You make a good point about standardized tests and assuming the tests get it right. I've taught in classrooms as a substitute where the kids are being taught grammar rules in the wrong way because their teachers don't know how to do it correctly. That's not a slight on the teachers, but it goes to show that what we were taught in school isn't always correct! Teachers and tests aren't infallible, and every country seems to have its own rules, which can make things confusing.

      I think you're spot on when you say the new meanings don't negate the original, but they muddy the general understanding.

      Thank you!

  • http://bakerybookery.blogspot.com Georgia

    "Awful" is another word that I think has changed a lot in meaning/ usage a lot over the generations. Its original meaning was similar to awesome, as in something inspired you to be full of awe. Now though it only seems to have negative connotations, as in "the hotel room was simply awful."

    I'm sure there are many many more but this one in particular I can remember my Mum nitpicking about an awful lot!

    • http://intensedebate.com/people/swfreeman Suzannah


      You're right, awful is another one. There must be hundreds of them. I found a few other posts on the internet about words that have changed their meanings, but for some reason none of them used the ones I talked about here. I remember seeing 'awful' on one of those.

  • http://www.puppetkaos.com Kelvin Kao

    Hm, maybe it's because we are such positive people that we need lots of different ways of saying "very good". I've heard many of these on Power Rangers. When they defeat a monster, they all take turns (usually there are five of them) shouting out something like "awesome!" Without all these different ways of saying "very good", they would be having a hard time!

    At least these are not as bad as "literally". :-)

    • http://intensedebate.com/people/swfreeman Suzannah


      Ha ha —literally. That's an annoying one, for sure. Although, I think "literally" is just misunderstood more than it's meaning has changed. Same with "ironic." And I agree with you that those Power Rangers would be quite boring if all they said was "very good!" Thanks!

  • Ric

    Neat! I will certainly stop and think a little more before I speak. Thanks for a thought provoking post.

    • http://intensedebate.com/people/swfreeman Suzannah

      Thank you, glad you found it so!

  • http://artofgreatthings.com Jeffrey Tang

    I can see how many of these words could have changed over time simply through misuse. Even when the meaning of a word has changed significantly, it's not difficult to make a slantwise logical connection between the before and after.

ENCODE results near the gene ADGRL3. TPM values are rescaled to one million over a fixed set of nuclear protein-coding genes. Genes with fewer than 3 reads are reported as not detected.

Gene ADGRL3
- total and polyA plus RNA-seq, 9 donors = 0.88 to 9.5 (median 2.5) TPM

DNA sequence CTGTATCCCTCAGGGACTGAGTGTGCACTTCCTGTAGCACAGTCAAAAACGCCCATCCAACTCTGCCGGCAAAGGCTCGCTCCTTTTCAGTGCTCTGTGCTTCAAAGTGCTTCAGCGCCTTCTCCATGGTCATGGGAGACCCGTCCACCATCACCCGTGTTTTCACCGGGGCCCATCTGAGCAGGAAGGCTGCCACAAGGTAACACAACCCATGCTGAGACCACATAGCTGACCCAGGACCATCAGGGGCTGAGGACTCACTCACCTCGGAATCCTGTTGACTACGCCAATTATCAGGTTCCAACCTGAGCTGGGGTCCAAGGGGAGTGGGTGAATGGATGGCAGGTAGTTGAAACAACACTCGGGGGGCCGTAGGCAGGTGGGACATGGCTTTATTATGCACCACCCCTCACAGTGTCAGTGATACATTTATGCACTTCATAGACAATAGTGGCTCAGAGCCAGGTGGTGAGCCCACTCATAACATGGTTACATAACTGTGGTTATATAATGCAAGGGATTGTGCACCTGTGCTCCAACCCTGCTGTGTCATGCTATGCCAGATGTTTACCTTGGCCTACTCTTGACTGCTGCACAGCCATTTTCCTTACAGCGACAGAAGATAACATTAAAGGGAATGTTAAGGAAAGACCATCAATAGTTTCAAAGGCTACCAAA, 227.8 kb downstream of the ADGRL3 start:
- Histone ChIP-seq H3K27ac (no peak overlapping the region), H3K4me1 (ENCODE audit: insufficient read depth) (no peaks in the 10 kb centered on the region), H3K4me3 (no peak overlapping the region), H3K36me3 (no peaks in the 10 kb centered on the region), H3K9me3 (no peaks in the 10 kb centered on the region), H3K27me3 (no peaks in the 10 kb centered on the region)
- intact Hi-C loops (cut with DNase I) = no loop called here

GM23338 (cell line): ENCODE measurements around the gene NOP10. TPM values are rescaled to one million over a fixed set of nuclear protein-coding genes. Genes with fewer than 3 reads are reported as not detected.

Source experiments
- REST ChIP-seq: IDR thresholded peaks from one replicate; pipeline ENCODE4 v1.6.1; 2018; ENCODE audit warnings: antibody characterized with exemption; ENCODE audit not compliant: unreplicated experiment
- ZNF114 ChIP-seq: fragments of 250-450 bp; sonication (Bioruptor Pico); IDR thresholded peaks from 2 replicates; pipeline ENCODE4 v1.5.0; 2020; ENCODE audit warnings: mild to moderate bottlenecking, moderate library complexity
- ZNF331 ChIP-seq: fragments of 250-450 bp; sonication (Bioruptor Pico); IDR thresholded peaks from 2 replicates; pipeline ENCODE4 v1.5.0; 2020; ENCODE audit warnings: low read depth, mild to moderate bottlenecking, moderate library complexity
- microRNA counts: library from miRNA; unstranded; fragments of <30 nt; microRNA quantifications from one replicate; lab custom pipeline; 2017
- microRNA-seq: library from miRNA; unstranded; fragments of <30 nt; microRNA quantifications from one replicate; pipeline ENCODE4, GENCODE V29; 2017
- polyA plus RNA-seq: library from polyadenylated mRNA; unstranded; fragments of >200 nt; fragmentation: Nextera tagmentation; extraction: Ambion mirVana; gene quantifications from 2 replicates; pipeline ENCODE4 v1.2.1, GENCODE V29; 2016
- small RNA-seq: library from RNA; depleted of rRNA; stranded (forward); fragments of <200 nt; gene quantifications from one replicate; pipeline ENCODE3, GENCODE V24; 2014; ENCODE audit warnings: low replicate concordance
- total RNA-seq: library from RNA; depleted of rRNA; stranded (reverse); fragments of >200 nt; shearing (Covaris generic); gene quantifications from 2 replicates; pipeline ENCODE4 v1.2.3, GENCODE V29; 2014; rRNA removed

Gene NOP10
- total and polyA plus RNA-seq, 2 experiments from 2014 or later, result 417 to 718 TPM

This being a post about words and writing, I'm going to be a bit of a nazi and point out that "It's original meaning" ought to be "Its original meaning." 😉

    • http://intensedebate.com/people/swfreeman Suzannah

      Ha ha, sorry Jeffrey. I actually copied and pasted all the sub-headers under each section, so I PROMISE I only made that mistake once :) Thanks for drawing it to my attention. Must be pregnancy brain getting to me or something.


  • http://www.bethlgainer.blogspot.com Beth L. Gainer

    Hi Suzannah,

    I agree that the meaning of many words in the English language have changed over time, but that's the natural course of any living language. If our words never changed meanings, and if there were no additions to our vocabulary, then the language would be dying. I don't really have a problem with the changing meaning of words.

    A dramatic example is the word "gay," which initially meant happy. Now that definition is archaic, as it should be.

    A living language should change with the times. That being said, I don't think people should use slang in professional settings.

    Thank you for a thought-provoking post; I love your blogs.

    • http://intensedebate.com/people/swfreeman Suzannah


      I'm pretty much of the same opinion as you. It doesn't really bother me that language is changing except if it causes people to be ignorant of the kind of formal language necessary for business or work, or other formal writing.

      Thank you for your thoughts!

  • Pingback: 6 Words That Don’t Mean What You Think They Mean | Learn English Related Pages()

  • Jc

    this is all-very good-
    guess that’s why French was used in diplomacy and treaties.

  • http://luridtalesofdoom.wordpress.com/ Elmo

    Suzannah, I fear I would irritate any prescriptivist tendencies you have. My friends and I have taken to using any word in the place of an adjective and just relying on context to get the meaning across. Consequently something that is impressive can be ‘weapon’, an attractive girl can be a ‘consummate professional’, general craziness is ‘absolutely pears’ and something that’s unjust is ‘kubricked’ – partly a post-modern attempt to surpass the consensus of meaning, mostly just a way to wind up my best mate’s copy-editor wife.

    It’s surprisingly easy to understand each other doing this, even if it does all sound a bit ceramic. 😉